Presentation on theme: "Raster Graphics vs. Vector Graphics. Raster (or Bitmap) Images A raster graphic (also called “bitmap") is basically a large grid, filled with boxes called."— Presentation transcript:
Raster Graphics vs. Vector Graphics
Raster (or Bitmap) Images A raster graphic (also called “bitmap") is basically a large grid, filled with boxes called pixels When you stand far enough away from the grid, the individual grid squares blend together and you see a complete photographic image.
Raster Resolution The more pixels in an image, the more accurate to the original it can be The more pixels in an image, the higher the resolution
Enlarging Raster Images Original Image: 250 x 250 pixels 62,500 pixels Larger Image: 1000 x 1000 pixels 1,000,000 pixels Photoshop is short 937,500 pixels! It will make up, or interpolate, that extra data. In Raster, it’s important to begin your project at the correct output resolution When a raster program like Photoshop makes an image larger, it has to make up the new pixels that are needed In this example, making an image larger requires Photoshop to make up 937,500 pixels!
Enlarging Raster Images Photoshop will look at what it has to work with and create a best guess as to what is needed. It actually does a pretty good job, but the image may well suffer noticeably if you increase the image size more that 10 percent or so. The way to avoid this is to start a larger size than is needed. We can always shrink an image with no loss of quality, but increasing an image will cause it to become pixilated.
Know Your Final Output! In Raster, you need to work at the correct resolution for where your design will end up. TV and monitor screens only have 72 pixels per inch. If you are making something that only will be seen on a screen, you can keep your resolution at 72 ppi. If it is going to be printed, you will need to begin much higher. Consumer printers can print at 300 ppi. Professional printing can be as much as 600 ppi. High resolutions take up a bunch of storage space and take longer to work with. Low resolutions tend to look bad.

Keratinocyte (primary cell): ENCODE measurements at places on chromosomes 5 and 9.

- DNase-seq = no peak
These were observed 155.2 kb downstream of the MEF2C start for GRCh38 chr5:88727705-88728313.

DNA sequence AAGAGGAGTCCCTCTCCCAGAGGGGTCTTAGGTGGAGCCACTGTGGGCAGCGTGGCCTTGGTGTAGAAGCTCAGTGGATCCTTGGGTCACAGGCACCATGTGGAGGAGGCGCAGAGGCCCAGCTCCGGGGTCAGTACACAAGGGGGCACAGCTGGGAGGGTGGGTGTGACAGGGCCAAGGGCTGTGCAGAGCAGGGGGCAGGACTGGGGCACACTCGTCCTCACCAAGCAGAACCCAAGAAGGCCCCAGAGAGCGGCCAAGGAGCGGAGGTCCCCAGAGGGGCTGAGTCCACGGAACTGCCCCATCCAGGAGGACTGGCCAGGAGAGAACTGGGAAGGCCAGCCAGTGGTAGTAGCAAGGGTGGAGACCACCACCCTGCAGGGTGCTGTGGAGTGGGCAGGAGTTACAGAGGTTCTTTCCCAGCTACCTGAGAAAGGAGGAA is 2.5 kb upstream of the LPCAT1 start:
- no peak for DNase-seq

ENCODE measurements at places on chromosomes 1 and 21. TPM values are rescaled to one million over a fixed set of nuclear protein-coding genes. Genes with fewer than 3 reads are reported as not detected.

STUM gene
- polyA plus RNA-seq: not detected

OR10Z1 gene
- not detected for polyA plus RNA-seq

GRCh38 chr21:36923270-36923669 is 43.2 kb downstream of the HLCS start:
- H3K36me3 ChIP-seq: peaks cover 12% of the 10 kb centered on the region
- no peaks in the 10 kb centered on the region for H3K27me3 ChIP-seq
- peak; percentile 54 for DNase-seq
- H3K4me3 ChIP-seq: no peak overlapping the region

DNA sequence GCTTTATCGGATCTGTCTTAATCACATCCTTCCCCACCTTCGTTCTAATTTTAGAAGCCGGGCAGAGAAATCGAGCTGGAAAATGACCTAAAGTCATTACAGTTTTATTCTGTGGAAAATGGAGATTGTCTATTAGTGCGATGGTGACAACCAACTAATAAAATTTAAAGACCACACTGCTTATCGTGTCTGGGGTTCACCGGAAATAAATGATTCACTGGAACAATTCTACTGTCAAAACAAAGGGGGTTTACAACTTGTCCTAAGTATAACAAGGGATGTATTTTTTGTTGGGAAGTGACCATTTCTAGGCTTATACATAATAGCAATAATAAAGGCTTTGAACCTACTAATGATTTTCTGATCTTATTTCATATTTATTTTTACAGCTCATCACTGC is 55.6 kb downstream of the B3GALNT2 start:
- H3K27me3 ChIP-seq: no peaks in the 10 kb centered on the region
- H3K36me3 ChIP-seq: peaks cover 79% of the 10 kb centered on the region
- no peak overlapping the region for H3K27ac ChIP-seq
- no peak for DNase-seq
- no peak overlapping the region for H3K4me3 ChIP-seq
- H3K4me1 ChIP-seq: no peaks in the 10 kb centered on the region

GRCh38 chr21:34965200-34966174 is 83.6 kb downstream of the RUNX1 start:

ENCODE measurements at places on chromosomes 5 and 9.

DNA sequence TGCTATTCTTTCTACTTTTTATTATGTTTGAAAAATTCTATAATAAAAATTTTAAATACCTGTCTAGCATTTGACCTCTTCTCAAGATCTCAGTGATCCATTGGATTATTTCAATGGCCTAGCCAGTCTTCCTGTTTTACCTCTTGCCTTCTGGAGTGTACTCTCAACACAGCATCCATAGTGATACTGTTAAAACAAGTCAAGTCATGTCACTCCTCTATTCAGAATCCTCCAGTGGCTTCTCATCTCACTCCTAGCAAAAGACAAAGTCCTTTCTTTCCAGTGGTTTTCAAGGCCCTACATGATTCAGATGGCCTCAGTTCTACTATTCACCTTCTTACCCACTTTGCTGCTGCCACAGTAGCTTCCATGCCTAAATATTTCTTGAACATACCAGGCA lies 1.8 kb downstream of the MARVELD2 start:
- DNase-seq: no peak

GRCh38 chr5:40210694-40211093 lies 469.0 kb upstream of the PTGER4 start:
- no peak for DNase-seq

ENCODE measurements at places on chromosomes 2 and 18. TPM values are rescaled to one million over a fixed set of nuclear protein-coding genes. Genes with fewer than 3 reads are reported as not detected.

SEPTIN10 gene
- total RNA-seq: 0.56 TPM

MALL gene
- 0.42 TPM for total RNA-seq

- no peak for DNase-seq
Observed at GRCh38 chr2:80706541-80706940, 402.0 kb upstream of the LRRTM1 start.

Low Resolution Image
Advantages of Raster Graphics Raster can represent complex photographic images. Photographs, movies, and television are raster! Almost any system can read raster graphics. Common file formats include .jpg .gif .bmp .tif
Disadvantages of Raster Graphics Difficult to scale to larger sizes. We can make things smaller, but not bigger without a loss of quality. Raster files can get very large. The more pixels, the more the computer needs to remember. Once a raster file has been saved as a jpeg, etc., it can’t be edited any more.
Vector Graphics Vector Graphics are defined by math. They are points connected by lines of various shapes. More points and more lines can make more complex shapes.
Vector Graphics Images made up of shapes, like line drawings and illustrations and logos, are often well suited for vector formats. Images with dense, differing colors, like photographic images, are not good for vector graphic formats.
Advantages of Vector Graphics Star viewed at 100% onscreen Top of star viewed at 1600% Infinite resolution – we can shrink or expand the image forever and never lose resolution, because it’s entirely math- based! File sizes are very small. Instead of having to remember millions of pixels, the file only has to contain the math used. The files remain editable. Any program that can understand the math can edit the file.
Vector/Raster Comparison Vector logo, Viewed at 100% Vector logo, Viewed at 1600% Raster logo, Viewed at 1600%